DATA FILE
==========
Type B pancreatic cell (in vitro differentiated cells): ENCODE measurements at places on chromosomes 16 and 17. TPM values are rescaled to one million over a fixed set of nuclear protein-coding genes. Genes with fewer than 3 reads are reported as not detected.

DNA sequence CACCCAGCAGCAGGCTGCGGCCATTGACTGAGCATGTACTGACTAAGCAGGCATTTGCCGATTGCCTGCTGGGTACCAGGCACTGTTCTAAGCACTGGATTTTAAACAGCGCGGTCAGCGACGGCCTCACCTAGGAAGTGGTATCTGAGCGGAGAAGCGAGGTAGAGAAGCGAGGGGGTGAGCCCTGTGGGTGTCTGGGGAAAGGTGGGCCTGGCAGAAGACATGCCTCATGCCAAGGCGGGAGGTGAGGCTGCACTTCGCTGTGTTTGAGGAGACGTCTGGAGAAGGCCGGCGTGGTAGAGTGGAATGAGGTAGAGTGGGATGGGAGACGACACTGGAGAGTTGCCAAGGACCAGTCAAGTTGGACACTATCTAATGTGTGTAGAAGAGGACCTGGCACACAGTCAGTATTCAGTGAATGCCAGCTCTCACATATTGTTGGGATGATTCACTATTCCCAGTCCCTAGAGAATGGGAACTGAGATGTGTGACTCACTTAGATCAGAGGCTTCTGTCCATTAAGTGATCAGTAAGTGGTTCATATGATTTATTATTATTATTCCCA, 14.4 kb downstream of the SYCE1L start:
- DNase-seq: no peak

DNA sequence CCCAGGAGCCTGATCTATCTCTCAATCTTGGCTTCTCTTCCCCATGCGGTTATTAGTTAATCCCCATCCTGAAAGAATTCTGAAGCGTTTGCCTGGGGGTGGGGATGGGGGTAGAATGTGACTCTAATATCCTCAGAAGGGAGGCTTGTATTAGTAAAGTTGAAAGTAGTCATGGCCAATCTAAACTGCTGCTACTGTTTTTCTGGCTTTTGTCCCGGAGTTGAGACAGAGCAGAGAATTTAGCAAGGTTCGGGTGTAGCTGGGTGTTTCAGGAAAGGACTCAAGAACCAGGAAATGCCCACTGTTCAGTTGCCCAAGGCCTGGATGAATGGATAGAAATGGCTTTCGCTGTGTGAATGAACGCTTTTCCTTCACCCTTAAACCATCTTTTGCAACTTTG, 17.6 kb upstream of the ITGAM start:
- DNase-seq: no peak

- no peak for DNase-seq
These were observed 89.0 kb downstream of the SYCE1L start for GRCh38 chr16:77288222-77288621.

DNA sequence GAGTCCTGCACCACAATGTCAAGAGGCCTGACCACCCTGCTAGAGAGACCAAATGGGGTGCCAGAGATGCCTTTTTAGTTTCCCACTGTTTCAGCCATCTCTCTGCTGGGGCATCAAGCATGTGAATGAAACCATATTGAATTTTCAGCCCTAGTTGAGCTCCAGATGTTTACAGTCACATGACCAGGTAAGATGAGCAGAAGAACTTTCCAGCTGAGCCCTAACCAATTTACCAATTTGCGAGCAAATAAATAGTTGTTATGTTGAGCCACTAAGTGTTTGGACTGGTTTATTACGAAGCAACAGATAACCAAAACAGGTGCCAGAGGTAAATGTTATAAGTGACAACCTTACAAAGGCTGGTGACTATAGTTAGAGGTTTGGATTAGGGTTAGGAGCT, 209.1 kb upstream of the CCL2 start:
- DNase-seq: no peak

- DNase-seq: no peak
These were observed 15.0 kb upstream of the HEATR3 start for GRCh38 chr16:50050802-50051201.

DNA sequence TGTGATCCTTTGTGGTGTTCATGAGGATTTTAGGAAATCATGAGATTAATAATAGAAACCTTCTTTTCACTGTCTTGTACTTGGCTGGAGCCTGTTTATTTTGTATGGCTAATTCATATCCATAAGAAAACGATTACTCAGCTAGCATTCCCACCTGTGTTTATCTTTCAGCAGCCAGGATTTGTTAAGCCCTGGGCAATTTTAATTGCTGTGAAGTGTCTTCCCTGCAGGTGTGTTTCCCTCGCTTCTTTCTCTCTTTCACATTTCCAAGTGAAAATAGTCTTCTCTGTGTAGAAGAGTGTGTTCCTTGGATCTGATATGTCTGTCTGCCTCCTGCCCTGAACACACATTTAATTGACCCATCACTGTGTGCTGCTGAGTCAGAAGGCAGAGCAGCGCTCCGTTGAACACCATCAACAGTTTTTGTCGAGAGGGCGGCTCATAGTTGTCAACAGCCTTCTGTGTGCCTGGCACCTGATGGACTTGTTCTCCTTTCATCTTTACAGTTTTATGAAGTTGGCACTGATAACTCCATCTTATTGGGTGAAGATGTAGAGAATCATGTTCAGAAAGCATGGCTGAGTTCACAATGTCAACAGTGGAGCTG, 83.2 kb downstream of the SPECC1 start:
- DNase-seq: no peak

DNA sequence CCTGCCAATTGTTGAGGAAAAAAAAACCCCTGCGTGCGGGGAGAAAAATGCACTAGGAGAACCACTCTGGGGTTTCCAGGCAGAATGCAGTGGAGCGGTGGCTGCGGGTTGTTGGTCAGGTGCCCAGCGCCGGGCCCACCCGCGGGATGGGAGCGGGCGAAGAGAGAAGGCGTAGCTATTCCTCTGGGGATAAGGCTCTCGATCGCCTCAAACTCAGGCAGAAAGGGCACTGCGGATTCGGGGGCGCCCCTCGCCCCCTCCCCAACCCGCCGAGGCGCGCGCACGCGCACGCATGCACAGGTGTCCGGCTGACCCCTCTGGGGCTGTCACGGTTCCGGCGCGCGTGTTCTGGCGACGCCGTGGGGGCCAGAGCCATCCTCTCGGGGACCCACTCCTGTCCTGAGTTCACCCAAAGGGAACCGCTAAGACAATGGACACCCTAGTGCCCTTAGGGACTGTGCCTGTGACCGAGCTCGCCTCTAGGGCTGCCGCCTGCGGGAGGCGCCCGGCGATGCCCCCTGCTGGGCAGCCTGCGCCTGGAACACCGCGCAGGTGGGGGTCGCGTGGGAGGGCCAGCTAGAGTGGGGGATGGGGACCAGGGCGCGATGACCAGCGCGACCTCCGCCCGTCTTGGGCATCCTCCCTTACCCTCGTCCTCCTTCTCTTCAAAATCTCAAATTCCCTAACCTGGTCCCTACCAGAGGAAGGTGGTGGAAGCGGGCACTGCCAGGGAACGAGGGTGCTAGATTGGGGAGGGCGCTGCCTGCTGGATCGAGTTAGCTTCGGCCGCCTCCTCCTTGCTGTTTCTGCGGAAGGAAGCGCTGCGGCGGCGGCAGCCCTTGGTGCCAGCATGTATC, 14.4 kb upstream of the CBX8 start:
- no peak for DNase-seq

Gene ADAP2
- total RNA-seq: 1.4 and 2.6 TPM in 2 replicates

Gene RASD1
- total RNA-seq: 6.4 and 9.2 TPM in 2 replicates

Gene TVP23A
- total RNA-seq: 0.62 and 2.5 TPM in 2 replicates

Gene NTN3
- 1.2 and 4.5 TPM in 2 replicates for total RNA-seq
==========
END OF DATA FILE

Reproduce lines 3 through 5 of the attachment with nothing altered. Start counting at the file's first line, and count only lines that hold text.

- DNase-seq: no peak

DNA sequence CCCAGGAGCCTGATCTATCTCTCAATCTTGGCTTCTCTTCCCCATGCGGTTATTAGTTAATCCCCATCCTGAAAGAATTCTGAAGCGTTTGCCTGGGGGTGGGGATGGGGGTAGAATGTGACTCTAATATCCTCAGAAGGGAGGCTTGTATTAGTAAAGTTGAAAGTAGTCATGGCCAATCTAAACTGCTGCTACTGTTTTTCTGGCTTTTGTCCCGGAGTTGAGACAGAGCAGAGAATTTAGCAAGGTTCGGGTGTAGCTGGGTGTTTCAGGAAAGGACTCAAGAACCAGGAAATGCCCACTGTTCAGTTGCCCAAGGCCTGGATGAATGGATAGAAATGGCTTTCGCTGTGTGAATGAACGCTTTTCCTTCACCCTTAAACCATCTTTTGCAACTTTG, 17.6 kb upstream of the ITGAM start:
- DNase-seq: no peak